High tea fundraiser brings support for victims of domestic violence

ENCINITAS — What started as a simple spaghetti lunch has evolved into a high-class affair to support the efforts of the Community Resource Center.The Encinitas Senior and Community Center was transformed March 24 into a traditional floral tearoom for the organization’s 17th annual English Tea fundraiser. Savories and finger sandwiches were paired with customary tea service for more than 250 guests during the sold-out event.

Author and survivor, Elin Stebbins Waldal spoke about teen dating violence to a sell out crowd of 250 during the Community Resource Center’s 17th Annual English Tea on March 24. Photo by Wehtahnah Tucker

A silent auction gave people a chance to bid on everything from original art to luxury vacations.

Attendees were there for more than just high tea and auction items. It was a time to financially support the multiple missions at the center. Event proceeds will provide essential support to the center, which has been a primary provider of social services programs in the North County Coastal area since 1979.

The nonprofit organization assists more than 2,500 households annually through services such as comprehensive domestic violence programs, transitional and temporary housing, a therapeutic children’s center and homeless prevention.

The center also operates several food programs that provide sustenance for hundreds of local residents on a regular basis.

In addition, funds will be used to support Carol’s House, a comprehensive long-term transitional housing shelter for families. Prior to the establishment of the “house,” the center managed a domestic violence shelter that could only accommodate 12 people at a time, but efforts to increase the center’s capacity to house families fleeing domestic violence have been successful.

Elin Stebbins Waldal addressed a captivated audience of community members.

Waldal is the author of the award-winning book “Tornado Warning, A Memoir of Teen Dating Violence and Its Effect on a Woman’s Life.” Waldal is also a state-certified domestic violence advocate who focuses on the prevention of teen relationship violence.

Waldal spoke of her personal experience as a victim of domestic violence at a young age. Waldal said she was good at hiding the abuse, especially from her parents. “My parents were Herculean in nature when I finally told them,” she said. “My mother didn’t miss a beat, once I told her I wanted to go to college after all she started arranging campus visits and gathering catalogs.”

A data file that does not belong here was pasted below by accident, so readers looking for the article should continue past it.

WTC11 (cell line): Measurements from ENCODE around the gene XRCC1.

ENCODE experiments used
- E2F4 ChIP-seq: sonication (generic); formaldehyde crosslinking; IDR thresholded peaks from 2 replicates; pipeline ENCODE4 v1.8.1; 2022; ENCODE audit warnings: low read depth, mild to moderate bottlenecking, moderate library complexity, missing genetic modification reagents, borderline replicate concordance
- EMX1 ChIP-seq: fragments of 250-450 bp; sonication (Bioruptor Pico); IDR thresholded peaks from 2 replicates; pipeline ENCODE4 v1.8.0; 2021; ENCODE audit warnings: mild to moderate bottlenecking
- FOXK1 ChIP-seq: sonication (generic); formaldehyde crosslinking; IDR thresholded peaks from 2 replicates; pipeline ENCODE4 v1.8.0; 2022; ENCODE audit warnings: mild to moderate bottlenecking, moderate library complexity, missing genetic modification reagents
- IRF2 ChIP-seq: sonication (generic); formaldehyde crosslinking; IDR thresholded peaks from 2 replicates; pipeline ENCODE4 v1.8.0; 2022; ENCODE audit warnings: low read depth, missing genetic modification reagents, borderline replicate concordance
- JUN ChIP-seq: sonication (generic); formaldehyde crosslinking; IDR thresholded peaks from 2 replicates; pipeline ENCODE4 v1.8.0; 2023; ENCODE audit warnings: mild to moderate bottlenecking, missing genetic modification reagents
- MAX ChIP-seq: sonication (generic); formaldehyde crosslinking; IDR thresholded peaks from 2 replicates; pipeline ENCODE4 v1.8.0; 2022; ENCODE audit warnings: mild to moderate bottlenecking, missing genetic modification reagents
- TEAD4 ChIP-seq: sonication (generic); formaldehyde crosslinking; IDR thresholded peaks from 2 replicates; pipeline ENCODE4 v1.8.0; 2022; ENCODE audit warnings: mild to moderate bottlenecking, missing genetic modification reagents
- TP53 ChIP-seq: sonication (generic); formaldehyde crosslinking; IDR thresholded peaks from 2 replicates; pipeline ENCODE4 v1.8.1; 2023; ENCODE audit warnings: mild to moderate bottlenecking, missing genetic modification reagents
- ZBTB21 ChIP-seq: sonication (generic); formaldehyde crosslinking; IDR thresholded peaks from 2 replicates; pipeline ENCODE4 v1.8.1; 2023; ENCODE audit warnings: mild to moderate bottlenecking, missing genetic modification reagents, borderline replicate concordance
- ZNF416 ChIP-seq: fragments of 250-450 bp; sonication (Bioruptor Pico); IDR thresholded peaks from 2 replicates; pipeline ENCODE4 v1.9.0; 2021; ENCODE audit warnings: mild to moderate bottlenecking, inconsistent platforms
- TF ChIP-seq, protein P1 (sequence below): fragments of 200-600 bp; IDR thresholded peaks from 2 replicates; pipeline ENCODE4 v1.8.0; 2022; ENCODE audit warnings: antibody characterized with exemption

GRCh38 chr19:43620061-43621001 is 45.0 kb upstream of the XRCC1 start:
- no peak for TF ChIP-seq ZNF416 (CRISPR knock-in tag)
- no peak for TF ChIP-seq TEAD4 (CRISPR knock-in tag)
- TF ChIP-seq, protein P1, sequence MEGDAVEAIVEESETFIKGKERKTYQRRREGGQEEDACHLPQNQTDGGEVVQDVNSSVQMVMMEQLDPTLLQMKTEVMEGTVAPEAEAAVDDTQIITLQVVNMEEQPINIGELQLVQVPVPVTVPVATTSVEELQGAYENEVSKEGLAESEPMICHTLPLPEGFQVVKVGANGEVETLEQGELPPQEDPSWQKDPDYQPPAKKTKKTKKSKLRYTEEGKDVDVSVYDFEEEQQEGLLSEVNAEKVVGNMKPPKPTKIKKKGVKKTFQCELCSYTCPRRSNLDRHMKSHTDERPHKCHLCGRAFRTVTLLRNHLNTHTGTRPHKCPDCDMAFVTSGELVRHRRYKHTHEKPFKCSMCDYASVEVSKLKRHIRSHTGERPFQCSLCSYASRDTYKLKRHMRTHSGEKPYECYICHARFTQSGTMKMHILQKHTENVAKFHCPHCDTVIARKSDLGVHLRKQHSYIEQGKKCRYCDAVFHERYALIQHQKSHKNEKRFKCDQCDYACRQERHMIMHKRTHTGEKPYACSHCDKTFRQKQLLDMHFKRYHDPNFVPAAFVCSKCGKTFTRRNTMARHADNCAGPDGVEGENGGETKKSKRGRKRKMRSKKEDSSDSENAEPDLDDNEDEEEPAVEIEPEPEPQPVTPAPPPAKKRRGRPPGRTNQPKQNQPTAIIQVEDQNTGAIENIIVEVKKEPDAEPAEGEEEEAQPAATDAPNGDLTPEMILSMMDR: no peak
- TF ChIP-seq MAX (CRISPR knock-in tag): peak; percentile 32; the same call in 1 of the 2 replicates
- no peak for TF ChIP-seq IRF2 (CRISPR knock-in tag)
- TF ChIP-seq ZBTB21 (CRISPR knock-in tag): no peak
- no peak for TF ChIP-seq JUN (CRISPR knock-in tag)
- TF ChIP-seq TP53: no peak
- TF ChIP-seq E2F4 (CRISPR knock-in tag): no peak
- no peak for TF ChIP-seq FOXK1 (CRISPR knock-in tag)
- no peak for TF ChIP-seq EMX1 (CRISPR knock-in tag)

“We need to be celebrating that we have resources today,” Waldal said, recalling that violence and teen dating weren’t on the radar of most of society when she experienced her abuse.

“All kids deserve their childhoods,” she said. Waldal gave strong, yet simple advice to the audience. “Engage young people,” she said. “Do your best not to do it in a judgmental way.”

The organization’s executive director, Laurin Pause, said that providing resources to young men is vital to ending domestic violence. “Boys need good role models who are men that can show anger isn’t the way to manage conflict resolution.” Unlike many other shelters, Carol’s House allows boys up to age 18 to live in the home with their family.

Kristen, 22, revealed that she had also been a domestic violence victim until recently. “The story you shared, I just went through that,” she told Waldal. After her three-year abusive relationship, Kristen said she has resolved to shed light on the problem of violence in teen dating. Her “Breaking the Silence Against Domestic Violence” is a media campaign that uses education, leadership and a call to action to end domestic violence. Several documentaries are available on the Facebook page Breakthesilence1.

“When you are brave with your life it empowers others to be brave with theirs,” Waldal said in response to Kristen’s story.

Her parting advice was a call she often gives. “Never give up on someone,” she said. “You never know when it’s the first time they will hear you.”

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